Under The Bar: The Iron House Open

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The Iron House Open: The Good, The Bad, and The Ugly
By Dave Tate
for Elitefts.com



As I wrote before, I learned more about training during my preparation for this meet than I have any other one in the past. This is because it was one of the worst training cycles I have ever had. We will start with the meet and work backwards.

The Squat: To give you an idea of my confidence here, I will go over the conversation I had with Todd Brock (my handler) on the way to the meet. Todd asked what my plan was for the squat. I told him that I would open with 750 and see how it goes. If it is hard and I shake like hell or my groin feels like it is going to rip off then we will go to 775 or 800. If it goes well then I will jump to 840. For the third, we will play it by how it goes. I figure I will fall somewhere between 800 and 850 but if for some reason all is well (the stars are right, the gods are on my side, and everything else) I will take a shot at 875. To say the least he was a bit confused. I told him to make sure I do not "Zippy" out, arch the bar out of the rack and keep my abs tight. The most important thing though is to keep me out of Zippy mode. The 750 was not too bad except that I got Zippied up and could not unrack the weight. Todd called me off the bar and made me step back for a second and brought me down a notch. After that I set the bar up fine and it did not feel bad. At the bottom it felt like my groin was going to tear off. It did come up fast and I called for 810. Although my first attempt was easy, I just was not sure of my groin. I figured I would get to the hole and instead of flaring my knees out like usual, I would focus on my quads instead of my hips. The 810 set up felt like a bitch and my shaking problem was back. I ran the same motto through my head as I always had in the past. "It feels like a bitch but it does not mean it will be heavy." After about 1/4 of the way down my body will become tight and all is well. This weight did not hurt at all and came up faster than the 750. We called for 860. The set up was a bit better, but not great. As I unracked the weight, I began shaking again and but had enough sense to stand there until I felt tight enough to squat. Once again, as I began my descent my body became tighter and the bar came up easy. When I fix this tightness problem (more on this later) my squat will be way over 100%.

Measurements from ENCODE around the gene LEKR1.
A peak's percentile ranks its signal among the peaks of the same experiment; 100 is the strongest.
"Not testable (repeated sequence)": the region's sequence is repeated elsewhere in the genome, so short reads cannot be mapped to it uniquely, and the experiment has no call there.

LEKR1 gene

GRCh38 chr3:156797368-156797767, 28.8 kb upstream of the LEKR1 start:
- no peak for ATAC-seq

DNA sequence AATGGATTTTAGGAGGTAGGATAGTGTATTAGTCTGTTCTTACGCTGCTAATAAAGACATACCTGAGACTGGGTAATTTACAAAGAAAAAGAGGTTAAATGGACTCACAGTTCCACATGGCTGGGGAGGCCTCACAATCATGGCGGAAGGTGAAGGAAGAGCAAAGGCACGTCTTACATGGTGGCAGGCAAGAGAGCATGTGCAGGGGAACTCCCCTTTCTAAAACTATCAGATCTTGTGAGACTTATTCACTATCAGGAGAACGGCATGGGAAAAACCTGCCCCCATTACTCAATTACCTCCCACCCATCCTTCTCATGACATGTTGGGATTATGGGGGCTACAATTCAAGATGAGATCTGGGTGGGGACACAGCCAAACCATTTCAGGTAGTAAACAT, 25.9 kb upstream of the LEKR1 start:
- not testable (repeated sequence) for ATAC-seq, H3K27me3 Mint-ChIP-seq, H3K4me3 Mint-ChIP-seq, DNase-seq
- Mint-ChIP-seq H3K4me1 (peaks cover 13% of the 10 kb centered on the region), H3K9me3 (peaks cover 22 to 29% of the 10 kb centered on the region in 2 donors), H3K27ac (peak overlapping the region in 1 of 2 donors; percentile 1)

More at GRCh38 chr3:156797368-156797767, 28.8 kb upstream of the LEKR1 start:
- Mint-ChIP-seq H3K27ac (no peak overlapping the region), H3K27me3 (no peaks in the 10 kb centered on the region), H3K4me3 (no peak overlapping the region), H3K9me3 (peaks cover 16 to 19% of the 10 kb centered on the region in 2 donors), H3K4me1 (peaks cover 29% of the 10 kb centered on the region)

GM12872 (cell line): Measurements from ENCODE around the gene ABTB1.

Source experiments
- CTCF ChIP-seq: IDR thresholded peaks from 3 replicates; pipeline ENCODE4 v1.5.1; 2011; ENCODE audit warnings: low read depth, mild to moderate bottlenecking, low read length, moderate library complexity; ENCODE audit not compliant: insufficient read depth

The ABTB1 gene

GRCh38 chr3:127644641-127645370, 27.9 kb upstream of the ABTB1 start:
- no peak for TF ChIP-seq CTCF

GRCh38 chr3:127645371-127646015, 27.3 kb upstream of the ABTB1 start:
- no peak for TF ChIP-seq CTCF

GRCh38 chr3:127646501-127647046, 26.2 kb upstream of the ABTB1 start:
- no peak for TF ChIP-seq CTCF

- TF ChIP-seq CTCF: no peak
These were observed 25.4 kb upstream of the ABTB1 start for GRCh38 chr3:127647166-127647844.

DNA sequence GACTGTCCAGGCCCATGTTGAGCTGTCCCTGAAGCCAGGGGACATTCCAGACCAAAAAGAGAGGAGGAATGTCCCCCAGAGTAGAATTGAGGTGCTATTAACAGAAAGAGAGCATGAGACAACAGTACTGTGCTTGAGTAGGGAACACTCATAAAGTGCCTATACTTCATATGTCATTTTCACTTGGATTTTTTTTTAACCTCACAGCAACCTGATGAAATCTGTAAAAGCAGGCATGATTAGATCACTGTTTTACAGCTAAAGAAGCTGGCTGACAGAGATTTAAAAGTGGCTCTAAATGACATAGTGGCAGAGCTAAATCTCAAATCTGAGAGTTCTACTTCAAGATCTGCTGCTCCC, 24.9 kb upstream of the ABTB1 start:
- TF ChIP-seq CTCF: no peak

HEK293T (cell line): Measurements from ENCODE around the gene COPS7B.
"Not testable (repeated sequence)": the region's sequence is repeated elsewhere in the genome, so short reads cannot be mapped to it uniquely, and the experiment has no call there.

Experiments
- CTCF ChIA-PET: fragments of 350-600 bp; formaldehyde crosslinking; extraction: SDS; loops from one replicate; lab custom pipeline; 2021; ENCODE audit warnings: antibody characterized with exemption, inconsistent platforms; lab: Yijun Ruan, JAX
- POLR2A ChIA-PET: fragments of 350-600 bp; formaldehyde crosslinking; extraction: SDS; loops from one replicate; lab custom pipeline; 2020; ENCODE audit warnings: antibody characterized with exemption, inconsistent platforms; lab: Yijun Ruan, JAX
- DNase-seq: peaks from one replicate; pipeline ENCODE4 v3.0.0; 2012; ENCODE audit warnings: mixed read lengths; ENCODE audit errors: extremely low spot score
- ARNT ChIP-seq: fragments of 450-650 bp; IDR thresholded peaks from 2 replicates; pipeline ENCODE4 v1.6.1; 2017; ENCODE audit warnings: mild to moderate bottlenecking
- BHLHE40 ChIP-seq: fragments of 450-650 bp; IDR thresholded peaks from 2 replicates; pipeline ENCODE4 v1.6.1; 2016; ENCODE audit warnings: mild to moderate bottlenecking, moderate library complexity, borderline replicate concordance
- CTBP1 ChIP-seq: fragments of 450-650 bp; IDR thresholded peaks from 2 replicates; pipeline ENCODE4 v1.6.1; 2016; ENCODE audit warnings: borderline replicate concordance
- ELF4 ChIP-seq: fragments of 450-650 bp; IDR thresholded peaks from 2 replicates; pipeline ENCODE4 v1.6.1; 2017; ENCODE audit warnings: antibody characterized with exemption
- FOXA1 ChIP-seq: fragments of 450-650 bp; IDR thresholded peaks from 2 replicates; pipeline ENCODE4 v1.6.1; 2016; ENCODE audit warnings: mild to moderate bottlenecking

The Bench Press: My opener with 560 was done with my shirt pulled up high. It came down perfectly and came up fast and easy. My second attempt was 605. I pulled the shirt down, went to take the bar out of the rack and here is where my problems begin. I can't hold the weight at arms length. When Todd lifted the bar out to me and tried to get it into position, I fought like hell and he could never get the bar where it needed to be. Because of this, the bar started over my neck and not my belly. This caused me to lower the bar to my nipples and not to my upper abdomen. I also was Zipped up. We repeated the weight, this time with no Zip. I tried to get the bar at arms length but as soon as Todd let go I had nothing until 1/2 down. This time the bar hit my lower chest, which was still way too high and I pressed it up fast and at an angle to lock out. Right after or very close to lock out my left shoulder gave out and the weight was in the racks.

The Deadlift: I had this great idea to open low and jump to whatever weight I needed to total what I wanted. At the very least I wanted 2135. I did this because I figured I would only have one good pull and wanted to be fresh. I normally open with between 660 and 700 and have never missed it. So I decided on opening with 630, which should have been easy. After that I planned on jumping to 715. My deadlift training was going well so this should be cake. As I pulled the 630 about 1/2 up my right groin cramped, then my right hip and then 3/4 up I pulled my right erector At the top, I thought F*&K! How in the hell will I be able to pull another deadlift? I figured I would just get wound up and pull like hell. I knew I was in trouble when I dropped my wrist wrap on the floor and could not bend over to pick it up. My second attempt was with 715. It wasn't even close and I was in quite a bit of pain. I then decided I would switch my stance to sumo and see what would happen. Nothing! I left with a 630 pull, and one day in bed with a screwed back! (It does feel better as I can almost walk now)

The history leading up to this hell: